Posted by wizzasmum on 03 July 2017 - 10:23 PM

Sorry, not a hermanni, but looking for a good home for this lovely male marginated tortoise. Currently in Dartford, Kent, but the owner is willing to travel to find him the right home. Equipment other than tortoise table also comes with him. Please either reply here or to wizzasmum@aol.com Photographs available.


#67717 Cleaning Tortoises?

Posted by wizzasmum on 23 June 2017 - 10:38 PM

Agree with Karen. It's a bit like people who constantly wash dogs etc. Sooner or later they will have problems if nature is interfered with. I have a little male with no tail which obviously needs an eye keeping on his nether regions in case he gets a build up of faeces, but he's the only one who ever needs this attention.


#67673 Leopard Or Redfooted Tortoise ?

Posted by wizzasmum on 09 June 2017 - 04:48 PM

To see where they would live would be lovely, but it would be a much better idea not to breed from them. It's taken a long time for the trade in these large species to decline, due to the problems mentioned, so it would be a shame to just add to the numbers of rescues ;)


#67669 Leopard Or Redfooted Tortoise ?

Posted by wizzasmum on 09 June 2017 - 08:12 AM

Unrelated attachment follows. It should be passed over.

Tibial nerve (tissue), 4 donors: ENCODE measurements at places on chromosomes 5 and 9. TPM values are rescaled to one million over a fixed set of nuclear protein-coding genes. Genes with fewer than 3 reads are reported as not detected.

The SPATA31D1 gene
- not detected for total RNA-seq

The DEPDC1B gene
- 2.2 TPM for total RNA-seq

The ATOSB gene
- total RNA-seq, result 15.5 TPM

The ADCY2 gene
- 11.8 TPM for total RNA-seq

You need to get used to keeping tortoises for several years until you go into breeding Lance. It's not just a matter of getting a couple of tortoises and away you go. You need to be very careful where they come from with the risks associated with cross contamination, you need several females to each male, large areas with suitable nesting places, good hibernation quarters if breeding a hibernating species and a hefty bank balance if none hibernating. To be brutally honest there is no money to be made from breeding tortoises in this country and definitely a huge loss from the larger species. It's best to regard tortoise breeding as a hobby. I've been keeping them for over thirty five years now and spend a lot of time and money on their care and housing etc. By the time the certificates from Animal Health are sorted for babies, plus the rearing, cost of equipment, lighting, heating etc I'd guess you just about break even if you're lucky. There are a few who do it on a budget but there are usually a lot of problems along the way and vets fees for exotics can be sky high. Hope this helps